Denys Roberts arrived in Hong Kong as Solicitor General in 1962, became Attorney
General in 1966, and Colonial Secretary in 1973. While occupying the latter post
he contributed to the decision to change its title to that of Chief Secretary. In 1979 he
was appointed Chief Justice of the Supreme Court, where he remained until his
retirement in 1988.
One of the last great individualists in the annals of Hong Kong's civil service, Roberts
is especially remembered for his whimsical sense of humour and his memorable way
with words. We therefore anticipate, even before opening its pages, that Another
Disaster will give the lie to its provocative title by proving anything but that, and we are
These Hong Kong Sketches are constantly entertaining, yes, but along with the
whimsical anecdotes we receive a conducted tour through the corridors of power and
some fascinating insights into what went on in its innermost sanctums. Roberts was party
to key decision making and policy formulation during the colony's most formative years,
from the spillover of China's Cultural Revolution in 1967 to Hong Kong's emergence as
one of Asia's dragon economies.
The author provides us with a wonderfully variegated mosaic of a time and a city fast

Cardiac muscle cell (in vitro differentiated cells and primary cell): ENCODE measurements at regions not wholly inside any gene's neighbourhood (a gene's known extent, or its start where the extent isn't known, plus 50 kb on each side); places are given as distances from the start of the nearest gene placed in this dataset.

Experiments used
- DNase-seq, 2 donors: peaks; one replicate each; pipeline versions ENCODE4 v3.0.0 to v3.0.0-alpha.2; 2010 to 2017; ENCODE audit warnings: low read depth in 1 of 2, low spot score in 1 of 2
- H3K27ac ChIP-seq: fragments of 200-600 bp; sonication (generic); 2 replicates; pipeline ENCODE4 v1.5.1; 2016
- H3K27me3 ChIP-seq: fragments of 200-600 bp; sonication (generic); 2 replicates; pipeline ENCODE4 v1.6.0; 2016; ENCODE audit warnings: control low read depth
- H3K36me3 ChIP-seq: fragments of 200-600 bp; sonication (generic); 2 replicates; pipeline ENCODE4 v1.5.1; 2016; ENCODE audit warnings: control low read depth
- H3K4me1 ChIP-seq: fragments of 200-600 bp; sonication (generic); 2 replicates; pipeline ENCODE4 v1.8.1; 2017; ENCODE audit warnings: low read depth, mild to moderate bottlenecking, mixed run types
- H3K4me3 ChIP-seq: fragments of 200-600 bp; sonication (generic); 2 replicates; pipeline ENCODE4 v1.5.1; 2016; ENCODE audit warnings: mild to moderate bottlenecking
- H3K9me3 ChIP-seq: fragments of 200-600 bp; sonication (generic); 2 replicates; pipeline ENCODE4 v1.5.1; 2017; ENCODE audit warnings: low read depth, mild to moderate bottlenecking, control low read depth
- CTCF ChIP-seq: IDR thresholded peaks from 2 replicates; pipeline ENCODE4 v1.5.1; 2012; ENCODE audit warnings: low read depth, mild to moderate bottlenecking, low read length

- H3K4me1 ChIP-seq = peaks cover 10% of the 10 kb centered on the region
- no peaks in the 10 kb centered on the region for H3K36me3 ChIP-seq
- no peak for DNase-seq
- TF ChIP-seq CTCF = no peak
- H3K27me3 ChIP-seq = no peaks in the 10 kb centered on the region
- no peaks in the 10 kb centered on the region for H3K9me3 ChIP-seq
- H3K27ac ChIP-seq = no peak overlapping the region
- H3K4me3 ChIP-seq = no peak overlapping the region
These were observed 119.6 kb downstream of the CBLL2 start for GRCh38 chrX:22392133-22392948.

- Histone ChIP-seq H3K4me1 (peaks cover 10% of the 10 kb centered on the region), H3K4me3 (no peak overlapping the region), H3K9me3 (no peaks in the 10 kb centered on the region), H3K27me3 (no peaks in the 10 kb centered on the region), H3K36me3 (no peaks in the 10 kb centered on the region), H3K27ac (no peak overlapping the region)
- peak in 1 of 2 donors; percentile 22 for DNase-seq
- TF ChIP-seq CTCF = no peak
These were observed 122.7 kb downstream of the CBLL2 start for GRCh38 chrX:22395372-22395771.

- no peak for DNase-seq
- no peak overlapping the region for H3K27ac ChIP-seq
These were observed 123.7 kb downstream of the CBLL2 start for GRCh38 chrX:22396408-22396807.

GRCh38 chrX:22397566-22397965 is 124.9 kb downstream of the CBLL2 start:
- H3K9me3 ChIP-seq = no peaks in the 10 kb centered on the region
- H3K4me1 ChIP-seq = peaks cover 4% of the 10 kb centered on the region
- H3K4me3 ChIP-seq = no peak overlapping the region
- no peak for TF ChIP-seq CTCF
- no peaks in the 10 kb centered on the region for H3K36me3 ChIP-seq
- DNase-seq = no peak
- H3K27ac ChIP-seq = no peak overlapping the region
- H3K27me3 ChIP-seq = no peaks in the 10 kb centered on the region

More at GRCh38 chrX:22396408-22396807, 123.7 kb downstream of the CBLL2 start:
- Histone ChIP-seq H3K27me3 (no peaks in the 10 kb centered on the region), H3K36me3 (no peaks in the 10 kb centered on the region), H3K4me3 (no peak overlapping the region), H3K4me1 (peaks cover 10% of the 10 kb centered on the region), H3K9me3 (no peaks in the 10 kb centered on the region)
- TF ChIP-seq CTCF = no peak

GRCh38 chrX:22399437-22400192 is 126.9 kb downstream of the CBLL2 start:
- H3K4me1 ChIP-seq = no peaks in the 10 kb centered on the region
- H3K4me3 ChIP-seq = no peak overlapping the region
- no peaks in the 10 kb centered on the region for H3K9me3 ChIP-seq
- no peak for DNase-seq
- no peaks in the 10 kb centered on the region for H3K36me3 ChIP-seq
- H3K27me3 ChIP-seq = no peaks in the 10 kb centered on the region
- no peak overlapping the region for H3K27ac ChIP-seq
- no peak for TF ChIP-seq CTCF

fading from our collective memory, and therefore in dire need of recapturing through the
eyes of just such a raconteur. His rich narrative style must not be hurried through, for it
encompasses a great deal with admirable clarity and economy of means. Whether
naming them or not, his pen portraits of fellow civil servants, adroit and sometimes
acerbic, will make their subjects instantly familiar to those acquainted with them.
We do not have to have known Hong Kong to enjoy this book. However if we have
known it, and loved it, as the author clearly does, our delight is all the keener; so much
so that we are reluctant to take our leave of these pages, right up to the final chapter,
where, as Chief Secretary, Roberts receives a visit from the secret service man, who
closes the door behind him in a furtive way.
His visitor informs him "You are vulnerable to a beam from the Bank of China. Have
a look for yourself."
Roberts takes a look out of the small window behind his chair. The Bank of China,
which was one of the principal buildings occupied by the officials of the Chinese
People's Government stationed in Hong Kong, was a couple of hundred yards away. "I
don't see anything, Mr. Plinth," says Roberts.
"You wouldn't. If the Communists had a secret device in the top floor, or on the roof,
they could point it at your office and find out what you are doing!"
"I don't think I do anything most of the time!"
"Anyone on the roof with a high-powered rifle could take you out easily."
"Ah, that is different. What do you want me to do?"
"No need for you to do anything. I will arrange for a couple of men to put in some
bulletproof glass, which will protect you against being assassinated and will stop the
Communists listening to you all day."
We close the covers with a sigh. Even if it isn't all entirely true, with every word
accurately recorded and preserved verbatim, it has been a terrific feast. And we can
mentally see Roberts' unforgettable eyebrows quizzically raised to gauge our reaction.